A good first performance test is with just with one column.  We recommend creating a table with one million records, implement FIELDPROC, and then seeing how long it takes to encrypt the data in that table.  These results will give you an idea how your system will perform when you are only encrypting one field (a credit card number to meet PCI DSS, for example).

Next, if you need to encrypt several fields (ZIP code, phone number, credit card number, etc.), do a test on a table with that many fields.  You will learn a lot very quickly about the performance of FIELDPROC and your encryption solution.  If you do these tests, and we think it is absolutely important that organizations try this test before they deploy a FIELDPROC encryption solution, you will learn a lot about how the encryption will impact your production environment. 

Summary

Look at what you need to protect, try and create as close to a real-world test as you can, and see how your performance results are.  It is very simple to do.  We can even provide you with a sample database and table with a million records so that you can create and test on your machine.

Listen to our podcast “IBM i FIELDPROC Performance: Speed Matters” for more information on encryption performance with FIELDPROC on IBM i 7.1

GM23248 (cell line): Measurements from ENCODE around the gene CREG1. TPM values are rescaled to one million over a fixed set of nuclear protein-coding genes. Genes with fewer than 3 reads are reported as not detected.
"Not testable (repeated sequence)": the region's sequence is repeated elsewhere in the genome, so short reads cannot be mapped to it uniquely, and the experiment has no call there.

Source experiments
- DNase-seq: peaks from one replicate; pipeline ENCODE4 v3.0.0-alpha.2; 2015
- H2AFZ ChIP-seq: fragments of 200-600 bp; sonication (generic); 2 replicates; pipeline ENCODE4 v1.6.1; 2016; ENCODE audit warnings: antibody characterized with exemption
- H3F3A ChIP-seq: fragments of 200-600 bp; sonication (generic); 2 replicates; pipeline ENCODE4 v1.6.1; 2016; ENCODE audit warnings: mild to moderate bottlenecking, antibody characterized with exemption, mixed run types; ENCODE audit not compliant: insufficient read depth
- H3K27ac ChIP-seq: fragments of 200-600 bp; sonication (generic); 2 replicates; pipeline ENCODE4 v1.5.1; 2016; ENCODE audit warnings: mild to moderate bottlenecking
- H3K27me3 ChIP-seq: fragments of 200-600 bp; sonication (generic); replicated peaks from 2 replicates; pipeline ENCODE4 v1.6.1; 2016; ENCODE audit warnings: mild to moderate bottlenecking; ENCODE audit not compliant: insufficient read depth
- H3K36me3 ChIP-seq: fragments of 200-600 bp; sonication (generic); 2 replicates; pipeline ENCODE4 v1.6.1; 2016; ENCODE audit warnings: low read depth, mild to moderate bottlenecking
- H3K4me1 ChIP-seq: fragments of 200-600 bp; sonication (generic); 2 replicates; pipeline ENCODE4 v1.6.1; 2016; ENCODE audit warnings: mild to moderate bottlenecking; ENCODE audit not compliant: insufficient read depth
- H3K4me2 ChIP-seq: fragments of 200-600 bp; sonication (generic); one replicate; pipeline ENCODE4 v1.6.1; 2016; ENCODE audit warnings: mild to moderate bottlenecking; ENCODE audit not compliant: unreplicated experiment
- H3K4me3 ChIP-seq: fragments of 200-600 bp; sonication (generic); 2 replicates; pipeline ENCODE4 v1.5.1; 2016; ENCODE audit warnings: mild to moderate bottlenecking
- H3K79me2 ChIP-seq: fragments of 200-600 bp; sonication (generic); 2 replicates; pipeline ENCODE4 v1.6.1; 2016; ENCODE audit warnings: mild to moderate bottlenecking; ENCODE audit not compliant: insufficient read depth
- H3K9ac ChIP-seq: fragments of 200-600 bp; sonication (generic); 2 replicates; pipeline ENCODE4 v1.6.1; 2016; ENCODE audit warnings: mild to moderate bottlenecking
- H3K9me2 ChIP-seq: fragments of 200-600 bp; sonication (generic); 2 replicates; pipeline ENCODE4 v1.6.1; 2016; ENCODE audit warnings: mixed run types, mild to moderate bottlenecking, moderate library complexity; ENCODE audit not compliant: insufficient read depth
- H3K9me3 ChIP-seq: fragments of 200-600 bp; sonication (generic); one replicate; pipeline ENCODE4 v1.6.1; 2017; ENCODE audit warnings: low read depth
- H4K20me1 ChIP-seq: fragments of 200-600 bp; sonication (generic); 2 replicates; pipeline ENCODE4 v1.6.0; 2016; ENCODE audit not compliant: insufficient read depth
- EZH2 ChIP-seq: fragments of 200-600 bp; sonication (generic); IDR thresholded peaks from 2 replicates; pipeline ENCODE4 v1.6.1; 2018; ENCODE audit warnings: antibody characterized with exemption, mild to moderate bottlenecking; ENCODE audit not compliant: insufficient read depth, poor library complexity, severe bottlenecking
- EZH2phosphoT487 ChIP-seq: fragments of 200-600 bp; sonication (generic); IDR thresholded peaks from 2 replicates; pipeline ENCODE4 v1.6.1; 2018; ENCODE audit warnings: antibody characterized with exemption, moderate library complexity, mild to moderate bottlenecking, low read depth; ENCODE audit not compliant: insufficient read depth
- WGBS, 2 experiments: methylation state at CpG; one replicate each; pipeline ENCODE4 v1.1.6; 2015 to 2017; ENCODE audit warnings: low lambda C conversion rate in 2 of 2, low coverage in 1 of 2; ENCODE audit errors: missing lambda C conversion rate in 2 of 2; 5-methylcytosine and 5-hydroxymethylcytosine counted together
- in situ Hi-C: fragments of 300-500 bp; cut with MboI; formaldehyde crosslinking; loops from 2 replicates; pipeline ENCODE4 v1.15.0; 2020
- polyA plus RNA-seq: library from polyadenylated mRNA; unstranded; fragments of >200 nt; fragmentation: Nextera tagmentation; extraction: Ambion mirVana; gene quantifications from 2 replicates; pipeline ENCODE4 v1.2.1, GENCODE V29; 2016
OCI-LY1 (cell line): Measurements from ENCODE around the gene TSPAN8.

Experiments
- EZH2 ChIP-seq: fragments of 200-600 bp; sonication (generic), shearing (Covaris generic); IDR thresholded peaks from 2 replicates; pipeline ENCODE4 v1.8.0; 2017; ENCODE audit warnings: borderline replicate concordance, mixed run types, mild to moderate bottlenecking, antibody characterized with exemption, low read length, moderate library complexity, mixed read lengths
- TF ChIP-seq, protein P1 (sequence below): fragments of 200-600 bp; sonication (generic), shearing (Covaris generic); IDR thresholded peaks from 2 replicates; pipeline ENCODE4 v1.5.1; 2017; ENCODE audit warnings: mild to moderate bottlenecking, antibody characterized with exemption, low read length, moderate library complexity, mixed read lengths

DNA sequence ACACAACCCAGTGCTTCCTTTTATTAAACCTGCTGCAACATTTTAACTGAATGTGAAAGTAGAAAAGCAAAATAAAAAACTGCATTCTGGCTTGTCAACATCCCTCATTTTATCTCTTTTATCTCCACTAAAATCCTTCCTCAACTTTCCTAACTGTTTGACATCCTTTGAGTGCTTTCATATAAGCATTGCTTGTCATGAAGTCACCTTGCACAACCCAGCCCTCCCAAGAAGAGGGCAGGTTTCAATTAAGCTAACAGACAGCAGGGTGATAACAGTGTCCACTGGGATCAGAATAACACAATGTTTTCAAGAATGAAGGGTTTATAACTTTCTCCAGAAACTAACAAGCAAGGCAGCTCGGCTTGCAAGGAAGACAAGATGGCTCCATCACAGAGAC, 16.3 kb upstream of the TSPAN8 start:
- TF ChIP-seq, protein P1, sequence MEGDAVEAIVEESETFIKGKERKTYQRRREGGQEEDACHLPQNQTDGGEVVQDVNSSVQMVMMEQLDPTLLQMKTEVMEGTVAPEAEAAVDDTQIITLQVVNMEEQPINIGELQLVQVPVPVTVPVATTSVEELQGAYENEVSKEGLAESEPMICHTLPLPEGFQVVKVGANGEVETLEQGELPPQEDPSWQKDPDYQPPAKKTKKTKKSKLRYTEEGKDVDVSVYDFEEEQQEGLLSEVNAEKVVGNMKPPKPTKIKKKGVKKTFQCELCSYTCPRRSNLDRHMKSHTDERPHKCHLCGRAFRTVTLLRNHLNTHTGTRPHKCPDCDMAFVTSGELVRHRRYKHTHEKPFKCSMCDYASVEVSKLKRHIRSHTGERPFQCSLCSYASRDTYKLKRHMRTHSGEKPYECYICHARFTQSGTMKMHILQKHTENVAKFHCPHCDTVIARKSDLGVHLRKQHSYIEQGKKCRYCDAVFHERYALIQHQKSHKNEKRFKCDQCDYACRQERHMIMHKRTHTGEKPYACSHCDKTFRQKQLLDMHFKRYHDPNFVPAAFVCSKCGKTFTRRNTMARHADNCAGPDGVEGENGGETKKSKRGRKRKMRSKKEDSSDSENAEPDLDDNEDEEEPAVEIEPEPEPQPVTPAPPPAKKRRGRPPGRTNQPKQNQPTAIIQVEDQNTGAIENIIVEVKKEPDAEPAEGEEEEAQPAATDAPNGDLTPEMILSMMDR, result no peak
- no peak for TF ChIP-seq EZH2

FIELDPROC Performance Test Podcast

Topics: Encryption, IBM i, Performance, FIELDPROC

FIELDPROC Encryption Performance Impacts on the IBM i

Posted by Luke Probasco on Dec 6, 2011 11:09:00 AM

FIELDPROC encryptionNow that IBM i 7.1 has been available for over a year, more and more companies are finally adopting the latest OS.  It is a great release and we encourage your organization to upgrade.  As a data privacy company, the main reason we are excited about this release is because it finally allowed us to bring you automatic encryption – encryption with no application changesThe days of modifying your applications to meet compliance regulations (PCI DSS, HIPAA/HITECH, GLBA/FFIEC, etc.) are over.  If this sounds to good to be true, read on.

With the introduction of the FIELDPROC exit point, IBM i administrators now have something similar to what Microsoft SQL and Oracle users have had for some time.  FIELDPROC allows you to implement encryption without changing your applications.  As we attend industry events, one of the top questions we get asked is “Great!  What are the performance impacts?”  This is where the answer is “Depends.”

Any time you are doing encryption in a database environment, there are considerations about performance.  With FIELDPROC, you really have to pay attention to this question because it is an automatic facility and every time a row or record in the database is accessed, the FIELDPROC program is going to get called to do encryption or decryption.  For example, if you have 10 million records in a table and you read that entire table, you are going to make 10 million calls to a FIELDPROC program to do decryption – even if you aren’t using that particular field.  We have heard horror stories from people who have implemented poor FIELDPROC solutions and were not aware about how important investing in a proven encryption solution is.  We are very happy with the performance of our FIELDPROC solution.